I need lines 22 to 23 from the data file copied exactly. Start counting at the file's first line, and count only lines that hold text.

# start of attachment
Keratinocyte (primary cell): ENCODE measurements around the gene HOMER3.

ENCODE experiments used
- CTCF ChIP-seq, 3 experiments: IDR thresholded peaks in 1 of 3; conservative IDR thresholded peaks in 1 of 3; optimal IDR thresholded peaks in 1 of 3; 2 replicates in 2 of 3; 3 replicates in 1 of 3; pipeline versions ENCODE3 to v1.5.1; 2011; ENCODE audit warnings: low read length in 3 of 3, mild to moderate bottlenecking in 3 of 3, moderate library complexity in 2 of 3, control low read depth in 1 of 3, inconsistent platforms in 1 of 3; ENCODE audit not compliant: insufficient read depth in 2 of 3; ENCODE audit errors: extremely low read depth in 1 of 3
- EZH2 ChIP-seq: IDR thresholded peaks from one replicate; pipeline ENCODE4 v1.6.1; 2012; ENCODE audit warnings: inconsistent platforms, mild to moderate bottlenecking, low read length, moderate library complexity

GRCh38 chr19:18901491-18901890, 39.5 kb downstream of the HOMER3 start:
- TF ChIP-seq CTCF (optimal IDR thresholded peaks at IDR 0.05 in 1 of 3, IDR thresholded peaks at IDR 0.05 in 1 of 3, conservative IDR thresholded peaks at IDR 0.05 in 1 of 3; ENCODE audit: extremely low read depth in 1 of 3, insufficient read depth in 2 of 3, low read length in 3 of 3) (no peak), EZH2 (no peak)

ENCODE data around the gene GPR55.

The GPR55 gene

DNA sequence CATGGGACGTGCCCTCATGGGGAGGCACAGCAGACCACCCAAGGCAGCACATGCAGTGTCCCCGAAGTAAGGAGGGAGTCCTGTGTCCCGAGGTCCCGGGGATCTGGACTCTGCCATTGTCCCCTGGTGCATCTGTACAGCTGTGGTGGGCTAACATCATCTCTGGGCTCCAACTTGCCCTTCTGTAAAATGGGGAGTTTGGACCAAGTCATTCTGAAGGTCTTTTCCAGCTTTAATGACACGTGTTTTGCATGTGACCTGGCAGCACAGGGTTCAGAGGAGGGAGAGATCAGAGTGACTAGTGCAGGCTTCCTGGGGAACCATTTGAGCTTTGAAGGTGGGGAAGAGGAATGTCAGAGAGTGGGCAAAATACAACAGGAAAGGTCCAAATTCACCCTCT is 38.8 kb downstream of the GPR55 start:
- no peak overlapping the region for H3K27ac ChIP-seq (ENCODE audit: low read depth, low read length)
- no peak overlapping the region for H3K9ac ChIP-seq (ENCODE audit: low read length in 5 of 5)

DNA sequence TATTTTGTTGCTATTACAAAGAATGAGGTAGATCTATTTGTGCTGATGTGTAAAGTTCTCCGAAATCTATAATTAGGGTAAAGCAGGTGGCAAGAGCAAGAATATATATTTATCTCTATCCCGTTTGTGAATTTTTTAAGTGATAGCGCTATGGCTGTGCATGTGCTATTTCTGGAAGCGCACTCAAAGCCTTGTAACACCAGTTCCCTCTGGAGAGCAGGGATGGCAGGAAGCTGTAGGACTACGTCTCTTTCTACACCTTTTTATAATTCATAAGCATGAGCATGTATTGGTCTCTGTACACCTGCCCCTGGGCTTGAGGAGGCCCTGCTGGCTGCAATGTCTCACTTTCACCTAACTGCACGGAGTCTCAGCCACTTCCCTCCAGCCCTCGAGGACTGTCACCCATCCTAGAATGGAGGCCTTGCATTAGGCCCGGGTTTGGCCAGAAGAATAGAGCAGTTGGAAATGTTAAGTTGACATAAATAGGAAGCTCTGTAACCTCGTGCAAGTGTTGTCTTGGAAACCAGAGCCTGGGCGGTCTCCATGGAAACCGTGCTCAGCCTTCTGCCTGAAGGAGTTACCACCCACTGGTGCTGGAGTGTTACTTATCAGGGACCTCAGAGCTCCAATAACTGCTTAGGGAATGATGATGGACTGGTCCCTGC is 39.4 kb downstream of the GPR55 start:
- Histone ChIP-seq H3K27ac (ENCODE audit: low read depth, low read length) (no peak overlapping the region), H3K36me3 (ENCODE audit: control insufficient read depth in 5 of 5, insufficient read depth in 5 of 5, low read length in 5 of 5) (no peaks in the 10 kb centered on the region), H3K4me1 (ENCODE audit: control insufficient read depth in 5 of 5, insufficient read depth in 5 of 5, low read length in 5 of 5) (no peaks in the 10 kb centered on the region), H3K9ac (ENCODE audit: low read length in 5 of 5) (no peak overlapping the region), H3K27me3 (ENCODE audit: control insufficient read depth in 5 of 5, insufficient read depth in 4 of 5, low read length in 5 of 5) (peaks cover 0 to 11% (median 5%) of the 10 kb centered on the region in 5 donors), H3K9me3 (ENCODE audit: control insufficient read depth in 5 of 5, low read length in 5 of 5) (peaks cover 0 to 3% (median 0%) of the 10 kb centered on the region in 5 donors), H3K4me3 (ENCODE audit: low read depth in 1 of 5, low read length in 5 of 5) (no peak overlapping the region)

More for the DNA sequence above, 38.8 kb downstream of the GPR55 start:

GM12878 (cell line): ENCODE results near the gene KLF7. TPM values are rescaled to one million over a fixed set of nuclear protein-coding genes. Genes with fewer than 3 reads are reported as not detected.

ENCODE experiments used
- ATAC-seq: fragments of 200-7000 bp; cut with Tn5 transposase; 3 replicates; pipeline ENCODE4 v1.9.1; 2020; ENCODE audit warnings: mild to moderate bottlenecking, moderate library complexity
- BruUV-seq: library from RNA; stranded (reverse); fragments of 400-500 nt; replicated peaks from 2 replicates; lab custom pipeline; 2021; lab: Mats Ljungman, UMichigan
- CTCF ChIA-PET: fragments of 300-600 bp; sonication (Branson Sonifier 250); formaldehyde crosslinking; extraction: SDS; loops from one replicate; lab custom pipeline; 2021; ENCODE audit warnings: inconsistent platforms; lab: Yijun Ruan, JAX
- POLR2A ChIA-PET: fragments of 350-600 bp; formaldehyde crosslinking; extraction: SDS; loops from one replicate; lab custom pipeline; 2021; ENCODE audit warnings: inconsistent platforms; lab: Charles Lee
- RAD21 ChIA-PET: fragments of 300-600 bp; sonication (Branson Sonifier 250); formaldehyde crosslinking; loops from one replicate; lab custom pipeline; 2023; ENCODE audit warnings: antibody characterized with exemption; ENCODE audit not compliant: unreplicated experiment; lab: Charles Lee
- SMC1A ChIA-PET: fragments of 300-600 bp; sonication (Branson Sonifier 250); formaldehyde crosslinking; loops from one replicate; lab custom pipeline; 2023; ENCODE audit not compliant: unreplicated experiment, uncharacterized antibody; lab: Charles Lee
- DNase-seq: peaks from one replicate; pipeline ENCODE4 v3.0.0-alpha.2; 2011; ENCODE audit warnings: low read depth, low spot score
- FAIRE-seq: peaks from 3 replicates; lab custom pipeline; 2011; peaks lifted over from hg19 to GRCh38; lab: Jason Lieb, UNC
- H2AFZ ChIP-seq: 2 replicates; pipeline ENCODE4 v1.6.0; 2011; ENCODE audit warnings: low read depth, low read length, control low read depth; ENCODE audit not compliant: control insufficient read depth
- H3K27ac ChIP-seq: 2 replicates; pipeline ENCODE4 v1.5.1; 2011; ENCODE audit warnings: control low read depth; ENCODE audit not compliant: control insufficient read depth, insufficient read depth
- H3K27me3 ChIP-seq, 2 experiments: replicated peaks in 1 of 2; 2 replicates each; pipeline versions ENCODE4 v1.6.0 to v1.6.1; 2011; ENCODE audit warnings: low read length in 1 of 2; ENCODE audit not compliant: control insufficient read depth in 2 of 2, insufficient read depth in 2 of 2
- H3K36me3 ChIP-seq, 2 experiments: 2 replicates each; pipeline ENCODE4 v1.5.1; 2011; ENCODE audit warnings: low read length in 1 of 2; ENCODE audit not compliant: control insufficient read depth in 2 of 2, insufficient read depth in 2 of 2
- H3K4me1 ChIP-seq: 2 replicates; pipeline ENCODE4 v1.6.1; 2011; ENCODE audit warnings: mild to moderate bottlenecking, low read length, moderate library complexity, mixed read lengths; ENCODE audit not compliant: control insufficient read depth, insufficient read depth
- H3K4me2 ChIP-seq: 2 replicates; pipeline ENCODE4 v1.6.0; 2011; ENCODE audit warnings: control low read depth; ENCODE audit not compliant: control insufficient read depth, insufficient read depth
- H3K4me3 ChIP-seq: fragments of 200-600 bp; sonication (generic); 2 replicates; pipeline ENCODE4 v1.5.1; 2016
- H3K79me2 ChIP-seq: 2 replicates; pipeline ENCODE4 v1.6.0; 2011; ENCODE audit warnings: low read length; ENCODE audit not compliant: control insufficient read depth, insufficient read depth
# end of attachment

- SMC1A ChIA-PET: fragments of 300-600 bp; sonication (Branson Sonifier 250); formaldehyde crosslinking; loops from one replicate; lab custom pipeline; 2023; ENCODE audit not compliant: unreplicated experiment, uncharacterized antibody; lab: Charles Lee
- DNase-seq: peaks from one replicate; pipeline ENCODE4 v3.0.0-alpha.2; 2011; ENCODE audit warnings: low read depth, low spot score